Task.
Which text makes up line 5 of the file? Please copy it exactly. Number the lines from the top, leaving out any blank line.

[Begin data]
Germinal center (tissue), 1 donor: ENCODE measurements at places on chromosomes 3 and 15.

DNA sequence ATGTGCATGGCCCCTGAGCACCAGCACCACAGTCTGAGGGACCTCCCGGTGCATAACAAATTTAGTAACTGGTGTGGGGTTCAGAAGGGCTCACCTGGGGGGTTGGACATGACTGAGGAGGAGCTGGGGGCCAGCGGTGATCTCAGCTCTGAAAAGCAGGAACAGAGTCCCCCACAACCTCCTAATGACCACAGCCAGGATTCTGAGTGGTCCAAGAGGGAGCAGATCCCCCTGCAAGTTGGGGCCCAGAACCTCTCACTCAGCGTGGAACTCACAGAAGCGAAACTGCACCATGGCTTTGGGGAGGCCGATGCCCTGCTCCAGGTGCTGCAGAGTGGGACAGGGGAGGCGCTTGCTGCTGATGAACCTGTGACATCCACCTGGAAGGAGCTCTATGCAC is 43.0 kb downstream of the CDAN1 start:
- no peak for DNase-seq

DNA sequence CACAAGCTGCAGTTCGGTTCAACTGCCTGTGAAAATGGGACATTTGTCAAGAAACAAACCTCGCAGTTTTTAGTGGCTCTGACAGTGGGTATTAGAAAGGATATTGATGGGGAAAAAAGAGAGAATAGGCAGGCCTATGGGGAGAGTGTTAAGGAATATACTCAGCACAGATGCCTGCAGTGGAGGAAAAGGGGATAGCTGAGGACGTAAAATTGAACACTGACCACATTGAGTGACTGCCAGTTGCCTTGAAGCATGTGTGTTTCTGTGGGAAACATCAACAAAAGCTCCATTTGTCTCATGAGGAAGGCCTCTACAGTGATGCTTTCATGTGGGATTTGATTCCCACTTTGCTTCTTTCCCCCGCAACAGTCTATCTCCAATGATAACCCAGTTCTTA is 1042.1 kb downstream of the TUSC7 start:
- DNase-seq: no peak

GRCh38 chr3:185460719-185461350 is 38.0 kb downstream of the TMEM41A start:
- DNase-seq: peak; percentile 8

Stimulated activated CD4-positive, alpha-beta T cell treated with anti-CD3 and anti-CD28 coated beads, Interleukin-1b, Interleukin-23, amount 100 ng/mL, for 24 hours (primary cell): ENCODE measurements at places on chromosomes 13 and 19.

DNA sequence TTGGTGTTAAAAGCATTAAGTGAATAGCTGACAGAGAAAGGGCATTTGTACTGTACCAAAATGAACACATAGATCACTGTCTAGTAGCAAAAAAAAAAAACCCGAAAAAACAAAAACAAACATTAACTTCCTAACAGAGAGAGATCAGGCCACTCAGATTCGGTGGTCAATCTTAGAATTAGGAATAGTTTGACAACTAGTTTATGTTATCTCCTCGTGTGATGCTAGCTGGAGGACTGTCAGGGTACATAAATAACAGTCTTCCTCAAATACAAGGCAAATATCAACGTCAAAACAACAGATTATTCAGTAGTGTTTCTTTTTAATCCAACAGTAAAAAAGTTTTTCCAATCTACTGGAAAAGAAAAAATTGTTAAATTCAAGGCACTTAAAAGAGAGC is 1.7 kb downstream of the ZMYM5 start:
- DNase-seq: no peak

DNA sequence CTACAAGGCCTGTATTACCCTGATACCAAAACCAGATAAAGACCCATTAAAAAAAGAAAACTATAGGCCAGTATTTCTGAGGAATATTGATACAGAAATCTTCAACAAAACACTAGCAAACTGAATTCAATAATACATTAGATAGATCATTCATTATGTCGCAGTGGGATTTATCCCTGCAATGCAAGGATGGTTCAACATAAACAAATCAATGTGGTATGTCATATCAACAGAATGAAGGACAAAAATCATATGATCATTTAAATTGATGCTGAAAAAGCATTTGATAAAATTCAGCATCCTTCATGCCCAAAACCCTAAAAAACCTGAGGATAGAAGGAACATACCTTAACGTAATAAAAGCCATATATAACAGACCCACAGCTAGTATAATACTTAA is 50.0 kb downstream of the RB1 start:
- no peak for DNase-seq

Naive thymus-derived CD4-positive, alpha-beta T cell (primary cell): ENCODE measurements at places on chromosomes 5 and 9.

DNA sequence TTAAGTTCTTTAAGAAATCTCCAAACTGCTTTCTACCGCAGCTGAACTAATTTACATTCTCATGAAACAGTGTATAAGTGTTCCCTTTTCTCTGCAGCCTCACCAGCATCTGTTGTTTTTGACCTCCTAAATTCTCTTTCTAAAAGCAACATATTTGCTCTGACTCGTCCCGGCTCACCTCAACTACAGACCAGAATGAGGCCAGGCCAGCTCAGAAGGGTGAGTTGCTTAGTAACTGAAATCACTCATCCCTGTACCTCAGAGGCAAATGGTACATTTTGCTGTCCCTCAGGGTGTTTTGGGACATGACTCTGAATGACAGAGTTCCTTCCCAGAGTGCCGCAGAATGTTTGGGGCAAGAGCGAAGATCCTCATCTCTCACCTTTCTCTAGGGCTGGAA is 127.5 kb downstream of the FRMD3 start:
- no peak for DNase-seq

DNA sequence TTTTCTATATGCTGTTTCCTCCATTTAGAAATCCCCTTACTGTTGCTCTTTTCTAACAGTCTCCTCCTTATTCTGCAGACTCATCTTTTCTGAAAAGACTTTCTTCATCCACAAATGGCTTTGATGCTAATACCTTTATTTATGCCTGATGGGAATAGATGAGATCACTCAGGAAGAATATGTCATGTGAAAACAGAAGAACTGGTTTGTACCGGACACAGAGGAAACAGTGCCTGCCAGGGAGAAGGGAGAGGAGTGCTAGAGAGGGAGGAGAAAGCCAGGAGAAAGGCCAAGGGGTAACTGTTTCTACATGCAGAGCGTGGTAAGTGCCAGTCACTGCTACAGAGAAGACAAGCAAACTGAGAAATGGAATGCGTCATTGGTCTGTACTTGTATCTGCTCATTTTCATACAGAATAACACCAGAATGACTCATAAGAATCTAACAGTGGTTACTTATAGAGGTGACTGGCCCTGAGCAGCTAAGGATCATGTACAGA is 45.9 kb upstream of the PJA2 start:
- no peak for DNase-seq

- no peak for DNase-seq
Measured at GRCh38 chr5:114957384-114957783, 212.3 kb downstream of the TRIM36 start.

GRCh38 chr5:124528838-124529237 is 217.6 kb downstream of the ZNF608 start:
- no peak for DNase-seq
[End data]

- DNase-seq: no peak